... And I wish upright bass players would forget the amp altogether.
Old 2 weeks ago
  #13
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🎧 5 years
A well made string instrument will move a surprising amount of air off the back. The poorer designed ones (IMO) use the back of the instrument like a brick wall off of which the sound bounces and goes out the F holes. Other designs move the back like a speaker; it moves like a unit. Perhaps experimenting with micing the back of the bass combined with musician placement would also allow for more acoustic bass sound and isolation from the drums and the bass cabinet.

Just kicking the can here...
Old 2 weeks ago | Show parent
  #14
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🎧 10 years
Quote:
Originally Posted by Uncle Russ ➡️
... And I wish upright bass players would forget the amp altogether.
From an engineer's perspective I totally agree with you, but in the context of modern jazz, it's just not realistic. Most of the venues I work in or go to listen aren't exactly glorious halls designed for nice acoustics or projection, the "stage" is cramped, and the group is usually playing over the din of a bar crowd. On top of that, some of the jazz drummers I've seen lately hit as hard as any rock drummer I've recorded! It's just a bad scenario for an acoustic instrument.

I do think a lot of bass players could do much better with their live rigs though. I've posted a fair amount about a jazz series I recorded in 2019, probably had 40 different players and rigs over the year. Most of the time during sound check, I'd put my head right by the f-hole and could hardly hear any of the upright over the drums - only the most aggressive players were able to project enough acoustic sound to make even an H-Clamp with hypercardioid mounted on the body of any use. For every one of those players there were 2 or 3 amp jockeys riding that thing hard, and the rest were somewhere in the middle. The amp bleed into piano mics bothered me more than anything...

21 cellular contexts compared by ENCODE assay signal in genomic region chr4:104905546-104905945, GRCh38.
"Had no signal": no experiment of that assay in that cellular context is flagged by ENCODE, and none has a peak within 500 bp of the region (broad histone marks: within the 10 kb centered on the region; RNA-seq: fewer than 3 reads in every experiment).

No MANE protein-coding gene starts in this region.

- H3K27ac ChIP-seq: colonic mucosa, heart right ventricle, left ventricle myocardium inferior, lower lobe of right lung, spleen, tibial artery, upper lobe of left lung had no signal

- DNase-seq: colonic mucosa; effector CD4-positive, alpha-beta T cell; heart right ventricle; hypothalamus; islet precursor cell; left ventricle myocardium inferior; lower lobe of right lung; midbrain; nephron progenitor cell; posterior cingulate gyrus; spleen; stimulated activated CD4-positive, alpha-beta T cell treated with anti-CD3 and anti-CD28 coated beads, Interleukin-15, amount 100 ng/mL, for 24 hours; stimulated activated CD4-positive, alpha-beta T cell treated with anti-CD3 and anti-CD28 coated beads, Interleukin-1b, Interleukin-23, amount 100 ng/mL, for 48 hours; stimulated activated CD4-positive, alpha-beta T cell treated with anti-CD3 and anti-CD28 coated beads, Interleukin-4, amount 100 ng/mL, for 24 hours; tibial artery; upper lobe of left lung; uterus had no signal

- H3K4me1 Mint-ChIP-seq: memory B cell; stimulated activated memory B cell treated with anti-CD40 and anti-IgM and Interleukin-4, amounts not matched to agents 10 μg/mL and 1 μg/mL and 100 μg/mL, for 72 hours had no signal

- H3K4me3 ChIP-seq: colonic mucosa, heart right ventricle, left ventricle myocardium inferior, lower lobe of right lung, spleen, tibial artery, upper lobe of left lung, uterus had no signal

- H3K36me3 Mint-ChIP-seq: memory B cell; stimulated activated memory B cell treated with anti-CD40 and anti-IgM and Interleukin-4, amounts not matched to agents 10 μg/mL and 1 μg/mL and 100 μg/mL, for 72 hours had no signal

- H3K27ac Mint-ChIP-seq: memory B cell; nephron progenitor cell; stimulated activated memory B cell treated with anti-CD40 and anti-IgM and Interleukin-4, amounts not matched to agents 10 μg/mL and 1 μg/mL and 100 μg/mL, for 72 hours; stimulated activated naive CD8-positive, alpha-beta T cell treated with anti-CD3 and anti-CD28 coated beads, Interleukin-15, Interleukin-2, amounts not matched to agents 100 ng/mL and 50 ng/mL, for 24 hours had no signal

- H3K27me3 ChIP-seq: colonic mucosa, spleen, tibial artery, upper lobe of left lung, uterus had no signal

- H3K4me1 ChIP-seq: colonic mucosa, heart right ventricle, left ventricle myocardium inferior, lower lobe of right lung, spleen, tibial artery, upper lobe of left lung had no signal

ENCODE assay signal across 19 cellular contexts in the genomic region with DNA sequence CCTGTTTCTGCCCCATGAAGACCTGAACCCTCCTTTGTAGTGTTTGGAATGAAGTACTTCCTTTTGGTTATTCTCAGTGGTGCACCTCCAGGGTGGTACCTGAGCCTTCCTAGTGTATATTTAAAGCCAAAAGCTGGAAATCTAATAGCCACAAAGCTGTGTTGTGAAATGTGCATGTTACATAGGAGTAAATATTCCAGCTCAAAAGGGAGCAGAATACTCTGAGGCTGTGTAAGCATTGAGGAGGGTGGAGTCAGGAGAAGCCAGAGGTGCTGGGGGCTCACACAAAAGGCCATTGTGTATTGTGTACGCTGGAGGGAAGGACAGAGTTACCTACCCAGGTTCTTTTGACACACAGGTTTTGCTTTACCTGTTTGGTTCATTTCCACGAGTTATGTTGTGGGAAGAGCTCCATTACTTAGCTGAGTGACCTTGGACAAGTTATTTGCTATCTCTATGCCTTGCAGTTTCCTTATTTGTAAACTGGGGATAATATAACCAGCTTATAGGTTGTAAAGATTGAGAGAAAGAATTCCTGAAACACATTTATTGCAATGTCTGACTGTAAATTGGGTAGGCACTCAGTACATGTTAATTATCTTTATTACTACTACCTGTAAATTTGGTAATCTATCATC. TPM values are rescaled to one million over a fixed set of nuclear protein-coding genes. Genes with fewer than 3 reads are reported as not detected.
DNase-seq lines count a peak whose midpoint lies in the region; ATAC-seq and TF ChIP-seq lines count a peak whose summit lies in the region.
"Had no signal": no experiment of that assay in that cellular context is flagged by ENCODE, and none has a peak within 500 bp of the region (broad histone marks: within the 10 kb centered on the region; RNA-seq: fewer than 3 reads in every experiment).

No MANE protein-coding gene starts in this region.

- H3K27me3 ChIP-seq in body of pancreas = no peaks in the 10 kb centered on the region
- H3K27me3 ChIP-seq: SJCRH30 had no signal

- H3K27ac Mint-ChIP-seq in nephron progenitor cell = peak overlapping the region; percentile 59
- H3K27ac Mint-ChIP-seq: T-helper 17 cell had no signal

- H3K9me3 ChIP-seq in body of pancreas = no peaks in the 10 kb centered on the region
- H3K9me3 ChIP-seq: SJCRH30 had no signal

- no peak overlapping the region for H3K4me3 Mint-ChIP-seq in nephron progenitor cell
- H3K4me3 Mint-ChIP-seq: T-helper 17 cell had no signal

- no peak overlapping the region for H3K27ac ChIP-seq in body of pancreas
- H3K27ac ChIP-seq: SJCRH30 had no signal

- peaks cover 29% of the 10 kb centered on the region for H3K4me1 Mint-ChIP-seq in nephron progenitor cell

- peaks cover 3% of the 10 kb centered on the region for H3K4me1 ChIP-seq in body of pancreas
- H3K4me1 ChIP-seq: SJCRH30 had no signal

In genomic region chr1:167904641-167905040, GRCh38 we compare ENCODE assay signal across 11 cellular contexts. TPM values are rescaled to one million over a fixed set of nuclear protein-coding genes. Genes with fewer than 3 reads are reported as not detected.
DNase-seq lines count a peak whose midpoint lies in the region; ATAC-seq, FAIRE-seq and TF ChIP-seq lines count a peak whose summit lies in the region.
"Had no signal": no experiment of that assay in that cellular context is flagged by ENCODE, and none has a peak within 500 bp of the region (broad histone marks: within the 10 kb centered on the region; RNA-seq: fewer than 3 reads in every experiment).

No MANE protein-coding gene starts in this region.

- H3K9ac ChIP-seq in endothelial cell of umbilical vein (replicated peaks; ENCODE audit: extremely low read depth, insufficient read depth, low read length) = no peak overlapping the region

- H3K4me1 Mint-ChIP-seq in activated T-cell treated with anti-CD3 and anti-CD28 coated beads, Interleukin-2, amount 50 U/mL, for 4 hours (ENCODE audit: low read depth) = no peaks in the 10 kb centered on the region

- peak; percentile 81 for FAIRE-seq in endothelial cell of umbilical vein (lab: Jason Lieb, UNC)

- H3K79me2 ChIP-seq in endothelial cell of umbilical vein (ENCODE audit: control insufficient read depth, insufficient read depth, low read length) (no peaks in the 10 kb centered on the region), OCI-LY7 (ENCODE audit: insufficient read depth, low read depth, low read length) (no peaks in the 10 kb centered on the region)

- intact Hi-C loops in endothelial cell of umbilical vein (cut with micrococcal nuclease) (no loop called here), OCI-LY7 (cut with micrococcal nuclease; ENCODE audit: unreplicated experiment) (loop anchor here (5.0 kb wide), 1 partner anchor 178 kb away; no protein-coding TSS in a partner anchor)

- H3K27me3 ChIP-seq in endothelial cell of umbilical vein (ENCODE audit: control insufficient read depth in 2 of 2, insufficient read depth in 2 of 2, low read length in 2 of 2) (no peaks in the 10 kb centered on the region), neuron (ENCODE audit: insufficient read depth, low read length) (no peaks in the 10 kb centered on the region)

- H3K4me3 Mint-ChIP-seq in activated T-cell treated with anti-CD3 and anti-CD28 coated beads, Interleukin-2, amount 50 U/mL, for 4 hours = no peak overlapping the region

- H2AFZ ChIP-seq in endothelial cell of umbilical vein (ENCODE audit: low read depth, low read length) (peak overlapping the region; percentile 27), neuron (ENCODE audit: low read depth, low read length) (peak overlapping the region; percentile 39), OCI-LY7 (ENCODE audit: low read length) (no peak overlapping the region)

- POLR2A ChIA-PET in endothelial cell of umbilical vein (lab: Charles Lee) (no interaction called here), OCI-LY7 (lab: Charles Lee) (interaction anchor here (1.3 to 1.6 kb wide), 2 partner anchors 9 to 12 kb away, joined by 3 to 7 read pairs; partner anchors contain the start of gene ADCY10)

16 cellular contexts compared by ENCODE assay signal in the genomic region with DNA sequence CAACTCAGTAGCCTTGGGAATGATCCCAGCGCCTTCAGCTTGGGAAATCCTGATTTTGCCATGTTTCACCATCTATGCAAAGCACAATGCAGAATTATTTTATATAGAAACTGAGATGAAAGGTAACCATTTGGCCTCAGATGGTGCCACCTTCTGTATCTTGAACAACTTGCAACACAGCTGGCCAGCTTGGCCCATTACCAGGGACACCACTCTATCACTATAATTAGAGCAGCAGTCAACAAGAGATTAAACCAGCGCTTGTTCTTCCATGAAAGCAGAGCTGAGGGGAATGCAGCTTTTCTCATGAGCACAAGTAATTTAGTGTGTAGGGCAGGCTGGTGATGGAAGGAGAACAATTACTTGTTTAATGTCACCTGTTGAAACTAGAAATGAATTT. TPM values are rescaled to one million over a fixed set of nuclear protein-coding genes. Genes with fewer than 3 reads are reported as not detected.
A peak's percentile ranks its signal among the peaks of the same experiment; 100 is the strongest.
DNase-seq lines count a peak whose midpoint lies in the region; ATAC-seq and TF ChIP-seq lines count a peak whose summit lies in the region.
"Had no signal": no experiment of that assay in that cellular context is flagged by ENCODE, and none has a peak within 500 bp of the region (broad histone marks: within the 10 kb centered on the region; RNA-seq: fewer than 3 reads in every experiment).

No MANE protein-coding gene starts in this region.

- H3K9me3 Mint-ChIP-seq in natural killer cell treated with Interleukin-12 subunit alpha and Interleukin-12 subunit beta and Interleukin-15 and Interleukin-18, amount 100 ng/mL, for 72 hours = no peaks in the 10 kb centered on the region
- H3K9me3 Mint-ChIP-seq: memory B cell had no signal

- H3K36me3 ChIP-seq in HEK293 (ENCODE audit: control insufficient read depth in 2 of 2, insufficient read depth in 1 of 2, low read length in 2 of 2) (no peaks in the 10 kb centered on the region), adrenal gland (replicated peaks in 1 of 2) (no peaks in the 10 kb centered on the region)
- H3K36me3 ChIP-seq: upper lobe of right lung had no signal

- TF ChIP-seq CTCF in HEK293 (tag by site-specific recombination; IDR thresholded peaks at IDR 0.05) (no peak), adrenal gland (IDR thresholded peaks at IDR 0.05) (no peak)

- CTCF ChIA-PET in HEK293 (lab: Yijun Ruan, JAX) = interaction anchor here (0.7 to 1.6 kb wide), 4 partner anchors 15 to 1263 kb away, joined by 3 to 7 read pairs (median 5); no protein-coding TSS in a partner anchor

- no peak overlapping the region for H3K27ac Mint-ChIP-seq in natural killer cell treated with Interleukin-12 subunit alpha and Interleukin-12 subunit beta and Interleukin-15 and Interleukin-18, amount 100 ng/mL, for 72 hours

If I were a bass player, I'd get an Ehrlund EAP and spend an entire day with my best amp, moving the EAP all over the instrument an inch at a time until I got the closest thing to my natural tone from the amp. Combined with a high quality amp / cab, I think that would be a marked improvement over most player's live sound with a typical pickup and amp or DI. The EAP has a very interesting sound that lies somewhere between a mic and a regular pickup, and it made a huge difference to my live recordings (though we never had time to run it into a player's amp, just direct while they ran their normal rigs).
Old 2 weeks ago | Show parent
  #15
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Quote:
Originally Posted by shosty ➡️
A well made string instrument will move a surprising amount of air off the back. The poorer designed ones (IMO) use the back of the instrument like a brick wall off of which the sound bounces and goes out the F holes. Other designs move the back like a speaker; it moves like a unit. Perhaps experimenting with micing the back of the bass combined with musician placement would also allow for more acoustic bass sound and isolation from the drums and the bass cabinet.

Just kicking the can here...
That's a really interesting piece of information - I never thought to listen to the back, much less mic it.

My initial thought is that it could be rather challenging to get a mic back there without interfering with the player, but I am already formulating a few ideas...

Of course, I imagine you miss the string articulation noise, but there are other ways of getting that.